12/17/18 – Notice




When I first created the Apex Speaker’s office about 8 years ago…. if I had ANY idea how often I would have to draw it, I may have made the walls a bit simpler.

On the other hand, I’m glad I didn’t know, because the office always looks good.


  1. Kaidah

    It makes sense to me. That “it” is referring to the boredom from the previous sentence is pretty clear. I suppose that from a strictly grammatical standpoint you may be correct, but the way it’s written flows better and sounds more like how someone would actually say it.

    Besides, this is Emily we’re talking about. Strict rules of grammar probably aren’t high on her list of concerns. I’ll wager she doesn’t even use Oxford commas in her reports. πŸ˜›

  2. andreas

    Fun fact: if the two objects on the shelf are tapped together a circuit is closed which triggers a hidden trapdoor in the floor which in turn makes the unsuspecting visitor fall into a tank filled with grumpy Thelbuins.

    That is another reason King is calling it quits, he was going to limit himself to using this prank two times a day… But with the neverending supply of tedious supplicants… One thing leads to another and now the tank needs to be emptied out again…

  3. tim

    Re: The Apex Room

    Just take a page from Jack Kirby’s book (not literally – that’s plagiarism): One big splash panel with ALL the details, then the next five panels have flat color for the background.

    1. @Tim, good idea, and I’ve done that for other projects, but with Spacetrawler I like that the background isn’t abstracted, so that the reader feels more immersed in the world rather than at their desk simply reading about the world. And so it’s a route I chose (long ago) not to take with this project — despite my own sanity. πŸ™‚

  4. Peter Rogan

    Offhand, I can’t think of a greater threat to life, liberty and property than rulers and administrators who are bored. It wasn’t the anarchist student Gavrilo Princip assassinating Archduke Franz Ferdinand who started the first World War; it was Austrian Foreign Minister Leopold Berchtold who devised an ultimatum to Serbia certain to be rejected, demanding that Serbia essentially punish itself for harboring terrorists. The Serbian Cabinet made a careful reply, which Berchtold used to inflame the Austro-Hungarian government into war, despite being warned that Russia would ally with Serbia and France would mobilize because their ally Russia had, and the war would become European in scale. It was Berchtold, hungry for war, who convinced the Germans to back Austria-Hungary, however lukewarm, and bang! You get the Guns of August and fifteen to nineteen million dead, another 23 million wounded.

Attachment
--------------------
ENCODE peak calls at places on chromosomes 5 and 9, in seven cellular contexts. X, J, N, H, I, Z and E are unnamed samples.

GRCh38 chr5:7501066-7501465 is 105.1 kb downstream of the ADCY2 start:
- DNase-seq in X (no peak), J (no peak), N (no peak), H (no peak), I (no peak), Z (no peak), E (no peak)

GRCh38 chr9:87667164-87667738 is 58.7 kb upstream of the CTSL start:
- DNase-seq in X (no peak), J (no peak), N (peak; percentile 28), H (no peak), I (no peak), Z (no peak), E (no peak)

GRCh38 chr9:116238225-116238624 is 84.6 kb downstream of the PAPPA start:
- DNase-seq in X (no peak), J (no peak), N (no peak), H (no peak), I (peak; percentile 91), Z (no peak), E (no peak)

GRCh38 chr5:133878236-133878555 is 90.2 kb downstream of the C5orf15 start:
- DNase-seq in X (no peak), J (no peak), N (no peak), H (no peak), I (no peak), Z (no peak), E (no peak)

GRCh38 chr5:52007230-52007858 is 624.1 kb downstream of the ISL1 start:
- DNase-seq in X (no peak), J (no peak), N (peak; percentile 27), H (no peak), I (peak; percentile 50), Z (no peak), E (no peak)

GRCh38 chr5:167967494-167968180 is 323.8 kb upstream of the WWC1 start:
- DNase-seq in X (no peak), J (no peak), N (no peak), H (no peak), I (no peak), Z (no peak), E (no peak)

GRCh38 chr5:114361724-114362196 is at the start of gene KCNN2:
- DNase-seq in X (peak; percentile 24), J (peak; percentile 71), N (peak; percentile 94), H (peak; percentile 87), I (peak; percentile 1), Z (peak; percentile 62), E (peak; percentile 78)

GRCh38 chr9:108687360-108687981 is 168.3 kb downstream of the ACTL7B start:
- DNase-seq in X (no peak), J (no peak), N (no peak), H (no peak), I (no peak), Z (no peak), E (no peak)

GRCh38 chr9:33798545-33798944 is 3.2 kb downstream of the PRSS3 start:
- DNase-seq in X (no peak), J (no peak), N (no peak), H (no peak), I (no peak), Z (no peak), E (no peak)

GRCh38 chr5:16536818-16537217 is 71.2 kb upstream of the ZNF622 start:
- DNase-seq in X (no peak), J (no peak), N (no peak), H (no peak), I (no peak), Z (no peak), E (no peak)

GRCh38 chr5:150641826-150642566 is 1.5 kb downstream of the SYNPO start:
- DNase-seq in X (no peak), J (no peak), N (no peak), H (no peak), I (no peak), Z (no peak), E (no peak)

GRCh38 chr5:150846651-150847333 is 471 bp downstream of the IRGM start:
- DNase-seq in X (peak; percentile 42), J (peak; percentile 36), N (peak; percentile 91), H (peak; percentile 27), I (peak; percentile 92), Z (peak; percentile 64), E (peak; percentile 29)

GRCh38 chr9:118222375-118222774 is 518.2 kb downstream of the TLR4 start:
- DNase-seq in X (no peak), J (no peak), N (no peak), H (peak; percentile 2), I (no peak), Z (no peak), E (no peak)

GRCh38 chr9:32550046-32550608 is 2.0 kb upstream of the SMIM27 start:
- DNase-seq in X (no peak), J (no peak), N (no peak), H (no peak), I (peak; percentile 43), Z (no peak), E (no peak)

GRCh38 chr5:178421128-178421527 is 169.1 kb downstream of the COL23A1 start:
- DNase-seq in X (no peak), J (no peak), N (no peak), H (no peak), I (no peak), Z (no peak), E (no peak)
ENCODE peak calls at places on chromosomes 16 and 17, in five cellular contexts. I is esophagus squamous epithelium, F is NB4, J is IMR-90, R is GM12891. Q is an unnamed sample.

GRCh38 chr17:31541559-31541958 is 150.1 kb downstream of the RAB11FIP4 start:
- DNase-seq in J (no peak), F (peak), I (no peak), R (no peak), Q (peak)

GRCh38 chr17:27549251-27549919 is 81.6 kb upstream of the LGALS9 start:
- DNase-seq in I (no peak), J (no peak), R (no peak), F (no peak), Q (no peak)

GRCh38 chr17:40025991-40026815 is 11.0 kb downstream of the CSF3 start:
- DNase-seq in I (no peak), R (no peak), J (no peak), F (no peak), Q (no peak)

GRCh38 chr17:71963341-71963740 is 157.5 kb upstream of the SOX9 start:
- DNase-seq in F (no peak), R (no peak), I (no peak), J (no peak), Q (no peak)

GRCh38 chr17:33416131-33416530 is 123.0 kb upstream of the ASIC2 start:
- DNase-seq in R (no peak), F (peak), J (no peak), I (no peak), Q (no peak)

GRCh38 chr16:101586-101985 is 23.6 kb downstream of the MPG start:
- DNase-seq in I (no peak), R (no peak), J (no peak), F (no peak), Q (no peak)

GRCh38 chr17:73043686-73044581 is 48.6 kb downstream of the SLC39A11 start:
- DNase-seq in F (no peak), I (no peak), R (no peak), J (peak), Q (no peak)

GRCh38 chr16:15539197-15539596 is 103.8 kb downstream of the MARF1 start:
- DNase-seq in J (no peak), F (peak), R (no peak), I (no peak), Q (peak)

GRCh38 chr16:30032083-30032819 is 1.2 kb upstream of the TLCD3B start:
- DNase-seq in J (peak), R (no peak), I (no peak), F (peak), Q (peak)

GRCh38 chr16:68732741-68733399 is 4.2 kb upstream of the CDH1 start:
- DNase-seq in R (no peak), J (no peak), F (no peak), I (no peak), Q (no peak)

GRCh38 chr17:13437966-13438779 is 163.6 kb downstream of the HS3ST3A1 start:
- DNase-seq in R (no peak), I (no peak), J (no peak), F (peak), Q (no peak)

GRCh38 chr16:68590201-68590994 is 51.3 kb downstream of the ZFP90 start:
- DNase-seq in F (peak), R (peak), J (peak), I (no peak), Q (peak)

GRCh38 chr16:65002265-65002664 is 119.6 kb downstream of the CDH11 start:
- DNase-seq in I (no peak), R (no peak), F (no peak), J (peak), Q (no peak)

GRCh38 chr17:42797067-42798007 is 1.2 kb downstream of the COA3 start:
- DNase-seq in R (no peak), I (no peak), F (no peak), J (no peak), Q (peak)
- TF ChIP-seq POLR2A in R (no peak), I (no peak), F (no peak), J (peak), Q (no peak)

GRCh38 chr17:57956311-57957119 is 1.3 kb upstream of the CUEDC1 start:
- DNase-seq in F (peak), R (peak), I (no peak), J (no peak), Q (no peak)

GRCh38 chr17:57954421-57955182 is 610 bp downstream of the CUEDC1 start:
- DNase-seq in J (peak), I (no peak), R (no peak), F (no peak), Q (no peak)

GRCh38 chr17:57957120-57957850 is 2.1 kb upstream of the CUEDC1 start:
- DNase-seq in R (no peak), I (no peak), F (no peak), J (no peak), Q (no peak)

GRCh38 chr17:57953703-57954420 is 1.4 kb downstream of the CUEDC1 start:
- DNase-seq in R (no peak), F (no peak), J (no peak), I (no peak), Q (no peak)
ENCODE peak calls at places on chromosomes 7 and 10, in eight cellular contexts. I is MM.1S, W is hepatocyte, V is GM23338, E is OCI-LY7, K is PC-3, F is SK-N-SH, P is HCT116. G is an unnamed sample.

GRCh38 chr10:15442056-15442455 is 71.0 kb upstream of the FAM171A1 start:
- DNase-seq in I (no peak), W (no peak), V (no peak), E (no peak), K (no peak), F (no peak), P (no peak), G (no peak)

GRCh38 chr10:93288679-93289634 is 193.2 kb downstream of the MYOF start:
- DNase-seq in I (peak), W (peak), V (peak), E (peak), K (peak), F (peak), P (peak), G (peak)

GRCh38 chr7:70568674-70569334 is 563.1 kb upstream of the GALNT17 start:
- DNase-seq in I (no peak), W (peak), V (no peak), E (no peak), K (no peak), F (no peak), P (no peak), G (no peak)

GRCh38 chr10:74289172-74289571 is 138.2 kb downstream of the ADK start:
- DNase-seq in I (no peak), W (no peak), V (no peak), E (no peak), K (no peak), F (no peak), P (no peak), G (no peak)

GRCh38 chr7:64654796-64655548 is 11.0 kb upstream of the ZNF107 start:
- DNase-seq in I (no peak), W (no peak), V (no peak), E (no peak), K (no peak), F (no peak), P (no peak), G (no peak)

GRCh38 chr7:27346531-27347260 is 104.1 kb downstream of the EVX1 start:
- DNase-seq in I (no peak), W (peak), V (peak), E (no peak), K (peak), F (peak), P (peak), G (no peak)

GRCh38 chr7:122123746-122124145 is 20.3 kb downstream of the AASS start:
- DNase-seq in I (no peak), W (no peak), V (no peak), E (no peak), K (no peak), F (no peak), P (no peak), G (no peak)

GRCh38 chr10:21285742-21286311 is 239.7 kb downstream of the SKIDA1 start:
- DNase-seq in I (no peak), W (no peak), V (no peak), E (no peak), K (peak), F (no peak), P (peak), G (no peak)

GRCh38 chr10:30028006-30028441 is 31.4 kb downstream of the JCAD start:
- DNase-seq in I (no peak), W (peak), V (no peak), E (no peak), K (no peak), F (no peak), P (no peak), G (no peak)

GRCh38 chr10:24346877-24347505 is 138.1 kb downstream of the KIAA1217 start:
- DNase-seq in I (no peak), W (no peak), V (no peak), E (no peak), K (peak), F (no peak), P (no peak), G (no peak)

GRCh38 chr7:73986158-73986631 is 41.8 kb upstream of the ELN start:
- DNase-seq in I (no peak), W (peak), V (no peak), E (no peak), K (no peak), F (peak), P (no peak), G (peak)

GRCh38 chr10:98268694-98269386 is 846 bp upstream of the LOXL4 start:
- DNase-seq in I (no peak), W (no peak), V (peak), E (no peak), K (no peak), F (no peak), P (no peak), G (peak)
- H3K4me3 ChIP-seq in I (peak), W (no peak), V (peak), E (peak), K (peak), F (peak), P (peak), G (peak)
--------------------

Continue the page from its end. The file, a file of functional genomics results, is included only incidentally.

You should fear leaders and administrators as bored as these. Nothing good ever comes from them.

  5. Night-Gaunt49

    That single assassination should not have lead to a continent side war unless a group of xenophobic autonomous countries with narrow interests were set up waiting for the match to set them off like a nuclear explosion. Unlike today we have kept the peace for 70 years because of the multilateralism. Now some want to return to bilateral trade and xenophobic nation-states again. Won’t that work out well again? Best we don’t go that way. Its bad enough the 1930’s vibe of fascist leaders taking over countries as in being actually elected. Only Mexico hasn’t followed it so far.

    And this just as we are heading to the worsening effects of AGW will splinter larger countries eventually. A bad time to pick a loser strategy that leads to fragmentation.

    Just glad these guys are missing all that out in space. They may not want to return.

    1. Peter Rogan